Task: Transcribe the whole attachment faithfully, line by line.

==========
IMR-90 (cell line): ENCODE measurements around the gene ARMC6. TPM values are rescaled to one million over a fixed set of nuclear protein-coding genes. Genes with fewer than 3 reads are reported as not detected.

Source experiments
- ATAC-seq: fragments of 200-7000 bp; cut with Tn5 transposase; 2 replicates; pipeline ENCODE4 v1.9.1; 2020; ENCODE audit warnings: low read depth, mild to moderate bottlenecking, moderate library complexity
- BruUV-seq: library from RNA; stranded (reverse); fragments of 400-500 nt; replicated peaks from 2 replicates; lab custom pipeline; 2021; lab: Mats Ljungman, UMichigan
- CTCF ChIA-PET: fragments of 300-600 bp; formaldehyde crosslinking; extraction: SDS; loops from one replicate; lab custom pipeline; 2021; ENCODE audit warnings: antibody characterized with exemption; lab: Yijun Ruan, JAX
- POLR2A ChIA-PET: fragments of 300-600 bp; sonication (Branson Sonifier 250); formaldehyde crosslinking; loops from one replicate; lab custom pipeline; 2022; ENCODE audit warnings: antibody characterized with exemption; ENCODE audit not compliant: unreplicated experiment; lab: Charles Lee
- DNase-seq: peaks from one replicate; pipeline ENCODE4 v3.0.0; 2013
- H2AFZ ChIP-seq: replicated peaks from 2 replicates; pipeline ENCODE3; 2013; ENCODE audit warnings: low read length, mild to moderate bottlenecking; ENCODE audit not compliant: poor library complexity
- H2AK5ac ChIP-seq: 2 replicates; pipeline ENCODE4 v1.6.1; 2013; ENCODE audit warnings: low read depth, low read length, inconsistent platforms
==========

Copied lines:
IMR-90 (cell line): ENCODE measurements around the gene ARMC6. TPM values are rescaled to one million over a fixed set of nuclear protein-coding genes. Genes with fewer than 3 reads are reported as not detected.

Source experiments
- ATAC-seq: fragments of 200-7000 bp; cut with Tn5 transposase; 2 replicates; pipeline ENCODE4 v1.9.1; 2020; ENCODE audit warnings: low read depth, mild to moderate bottlenecking, moderate library complexity
- BruUV-seq: library from RNA; stranded (reverse); fragments of 400-500 nt; replicated peaks from 2 replicates; lab custom pipeline; 2021; lab: Mats Ljungman, UMichigan
- CTCF ChIA-PET: fragments of 300-600 bp; formaldehyde crosslinking; extraction: SDS; loops from one replicate; lab custom pipeline; 2021; ENCODE audit warnings: antibody characterized with exemption; lab: Yijun Ruan, JAX
- POLR2A ChIA-PET: fragments of 300-600 bp; sonication (Branson Sonifier 250); formaldehyde crosslinking; loops from one replicate; lab custom pipeline; 2022; ENCODE audit warnings: antibody characterized with exemption; ENCODE audit not compliant: unreplicated experiment; lab: Charles Lee
- DNase-seq: peaks from one replicate; pipeline ENCODE4 v3.0.0; 2013
- H2AFZ ChIP-seq: replicated peaks from 2 replicates; pipeline ENCODE3; 2013; ENCODE audit warnings: low read length, mild to moderate bottlenecking; ENCODE audit not compliant: poor library complexity
- H2AK5ac ChIP-seq: 2 replicates; pipeline ENCODE4 v1.6.1; 2013; ENCODE audit warnings: low read depth, low read length, inconsistent platforms